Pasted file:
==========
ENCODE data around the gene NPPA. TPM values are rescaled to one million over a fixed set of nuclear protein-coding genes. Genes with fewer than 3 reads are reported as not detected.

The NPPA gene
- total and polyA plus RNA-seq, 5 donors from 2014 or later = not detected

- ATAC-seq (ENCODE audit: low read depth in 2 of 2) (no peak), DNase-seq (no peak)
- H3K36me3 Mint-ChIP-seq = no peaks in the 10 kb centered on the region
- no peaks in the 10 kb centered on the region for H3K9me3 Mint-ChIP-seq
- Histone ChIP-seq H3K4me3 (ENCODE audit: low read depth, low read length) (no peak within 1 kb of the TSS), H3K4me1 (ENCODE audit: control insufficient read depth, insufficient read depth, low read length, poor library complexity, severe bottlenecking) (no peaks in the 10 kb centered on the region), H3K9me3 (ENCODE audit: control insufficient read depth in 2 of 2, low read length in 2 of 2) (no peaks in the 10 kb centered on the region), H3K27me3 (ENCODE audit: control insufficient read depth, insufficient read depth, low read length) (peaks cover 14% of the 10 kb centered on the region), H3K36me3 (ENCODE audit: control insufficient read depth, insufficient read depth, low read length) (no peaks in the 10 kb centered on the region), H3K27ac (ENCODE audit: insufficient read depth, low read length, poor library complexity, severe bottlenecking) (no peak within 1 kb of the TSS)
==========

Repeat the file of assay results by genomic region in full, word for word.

ENCODE data around the gene NPPA. TPM values are rescaled to one million over a fixed set of nuclear protein-coding genes. Genes with fewer than 3 reads are reported as not detected.

The NPPA gene
- total and polyA plus RNA-seq, 5 donors from 2014 or later = not detected

- ATAC-seq (ENCODE audit: low read depth in 2 of 2) (no peak), DNase-seq (no peak)
- H3K36me3 Mint-ChIP-seq = no peaks in the 10 kb centered on the region
- no peaks in the 10 kb centered on the region for H3K9me3 Mint-ChIP-seq
- Histone ChIP-seq H3K4me3 (ENCODE audit: low read depth, low read length) (no peak within 1 kb of the TSS), H3K4me1 (ENCODE audit: control insufficient read depth, insufficient read depth, low read length, poor library complexity, severe bottlenecking) (no peaks in the 10 kb centered on the region), H3K9me3 (ENCODE audit: control insufficient read depth in 2 of 2, low read length in 2 of 2) (no peaks in the 10 kb centered on the region), H3K27me3 (ENCODE audit: control insufficient read depth, insufficient read depth, low read length) (peaks cover 14% of the 10 kb centered on the region), H3K36me3 (ENCODE audit: control insufficient read depth, insufficient read depth, low read length) (no peaks in the 10 kb centered on the region), H3K27ac (ENCODE audit: insufficient read depth, low read length, poor library complexity, severe bottlenecking) (no peak within 1 kb of the TSS)